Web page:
ROANOKE, Va. - In previous weeks, we have seen forecasts from experts at Colorado State University and North Carolina State University. Thursday morning, the National Oceanic and Atmospheric Administration released its outlook for the upcoming Atlantic hurricane season.
They are forecasting a near-average season, number-wise.
The reason for this forecast has a lot to do with some limiting factors, including cooler than average waters in the Northern Atlantic and warmer than average waters in the equatorial Pacific (referred to as El Niño).
El Niño typically leads to a more active storm track across the southern U.S., which increases wind shear (wind changes with height) in the atmosphere. More wind shear tends to weaken tropical systems.
At the same time, ocean waters in the Tropical Atlantic and Caribbean are warmer than average.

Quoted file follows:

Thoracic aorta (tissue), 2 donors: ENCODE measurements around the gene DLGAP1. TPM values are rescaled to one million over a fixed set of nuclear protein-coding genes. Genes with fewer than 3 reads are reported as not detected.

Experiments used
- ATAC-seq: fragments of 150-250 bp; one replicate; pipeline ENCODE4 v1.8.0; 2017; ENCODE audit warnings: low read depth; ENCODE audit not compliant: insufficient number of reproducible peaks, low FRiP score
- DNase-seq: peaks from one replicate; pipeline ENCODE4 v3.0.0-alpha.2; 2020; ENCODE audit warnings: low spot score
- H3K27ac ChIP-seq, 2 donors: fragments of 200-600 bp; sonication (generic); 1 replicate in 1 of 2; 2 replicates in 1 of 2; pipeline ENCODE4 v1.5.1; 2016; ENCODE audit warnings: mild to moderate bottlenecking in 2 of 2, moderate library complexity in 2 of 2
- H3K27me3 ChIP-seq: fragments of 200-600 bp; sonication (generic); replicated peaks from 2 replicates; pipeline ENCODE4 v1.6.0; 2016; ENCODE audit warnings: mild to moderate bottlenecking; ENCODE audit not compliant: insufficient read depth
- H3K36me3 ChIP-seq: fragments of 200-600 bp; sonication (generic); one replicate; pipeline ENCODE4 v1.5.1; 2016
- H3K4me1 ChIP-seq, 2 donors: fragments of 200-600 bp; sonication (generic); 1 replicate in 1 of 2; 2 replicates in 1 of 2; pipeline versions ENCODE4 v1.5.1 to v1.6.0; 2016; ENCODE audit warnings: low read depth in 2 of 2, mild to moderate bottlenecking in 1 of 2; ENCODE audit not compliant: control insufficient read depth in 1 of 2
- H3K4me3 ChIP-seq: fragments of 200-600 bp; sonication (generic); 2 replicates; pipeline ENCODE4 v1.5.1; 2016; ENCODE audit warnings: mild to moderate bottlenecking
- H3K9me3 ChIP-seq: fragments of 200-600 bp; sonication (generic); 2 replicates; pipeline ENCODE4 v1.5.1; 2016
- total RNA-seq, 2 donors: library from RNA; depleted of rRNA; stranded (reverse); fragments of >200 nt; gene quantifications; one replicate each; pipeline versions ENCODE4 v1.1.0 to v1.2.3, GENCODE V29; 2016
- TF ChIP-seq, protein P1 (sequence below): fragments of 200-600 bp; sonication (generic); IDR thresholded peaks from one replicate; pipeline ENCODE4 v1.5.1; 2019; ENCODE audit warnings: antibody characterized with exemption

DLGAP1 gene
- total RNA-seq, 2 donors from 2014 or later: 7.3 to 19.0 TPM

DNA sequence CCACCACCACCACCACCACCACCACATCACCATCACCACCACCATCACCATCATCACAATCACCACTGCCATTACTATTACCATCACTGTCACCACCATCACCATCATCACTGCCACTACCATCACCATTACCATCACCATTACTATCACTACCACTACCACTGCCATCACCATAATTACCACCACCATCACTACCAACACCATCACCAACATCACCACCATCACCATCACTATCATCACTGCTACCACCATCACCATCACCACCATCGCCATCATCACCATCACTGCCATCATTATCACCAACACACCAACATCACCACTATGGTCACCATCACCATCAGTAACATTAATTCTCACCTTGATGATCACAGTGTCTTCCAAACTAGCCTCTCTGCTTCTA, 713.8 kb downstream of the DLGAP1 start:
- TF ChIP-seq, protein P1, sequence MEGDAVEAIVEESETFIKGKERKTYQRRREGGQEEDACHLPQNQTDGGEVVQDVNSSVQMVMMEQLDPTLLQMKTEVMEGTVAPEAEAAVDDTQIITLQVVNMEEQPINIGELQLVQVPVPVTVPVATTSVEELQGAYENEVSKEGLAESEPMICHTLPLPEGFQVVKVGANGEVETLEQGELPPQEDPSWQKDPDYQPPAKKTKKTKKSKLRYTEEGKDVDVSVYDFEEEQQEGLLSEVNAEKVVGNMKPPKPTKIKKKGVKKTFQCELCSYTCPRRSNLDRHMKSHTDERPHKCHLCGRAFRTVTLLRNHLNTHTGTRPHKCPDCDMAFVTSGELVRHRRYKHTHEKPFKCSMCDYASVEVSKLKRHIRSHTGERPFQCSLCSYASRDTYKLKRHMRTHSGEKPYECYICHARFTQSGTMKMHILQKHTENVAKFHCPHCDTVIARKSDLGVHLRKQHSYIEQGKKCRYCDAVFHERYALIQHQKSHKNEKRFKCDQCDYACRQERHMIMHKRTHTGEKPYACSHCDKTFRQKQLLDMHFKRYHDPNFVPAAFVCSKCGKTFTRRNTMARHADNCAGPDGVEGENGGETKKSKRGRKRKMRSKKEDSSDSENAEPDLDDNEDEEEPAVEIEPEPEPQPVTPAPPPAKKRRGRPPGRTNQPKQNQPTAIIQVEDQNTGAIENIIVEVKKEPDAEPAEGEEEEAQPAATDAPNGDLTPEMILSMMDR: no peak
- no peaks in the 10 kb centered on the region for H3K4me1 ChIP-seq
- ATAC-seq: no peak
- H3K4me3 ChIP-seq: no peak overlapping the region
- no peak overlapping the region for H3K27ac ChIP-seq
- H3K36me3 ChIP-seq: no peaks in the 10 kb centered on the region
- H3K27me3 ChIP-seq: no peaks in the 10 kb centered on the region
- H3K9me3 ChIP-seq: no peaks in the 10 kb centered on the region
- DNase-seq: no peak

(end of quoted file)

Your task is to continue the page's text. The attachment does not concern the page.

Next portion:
As we learned last year, however, all it takes is one storm to make it your active season. Typically, the threats we see this far inland are flooding and mudslides, along with tornadoes on the outer edges of any tropical system. The wind field tends to weaken, once storms move this far inland.
So far in 2019, we already saw one storm develop. Andrea formed in mid-May, but weakened very quickly without impacting land.
Hurricane season in the Atlantic runs from June 1 to November 30.
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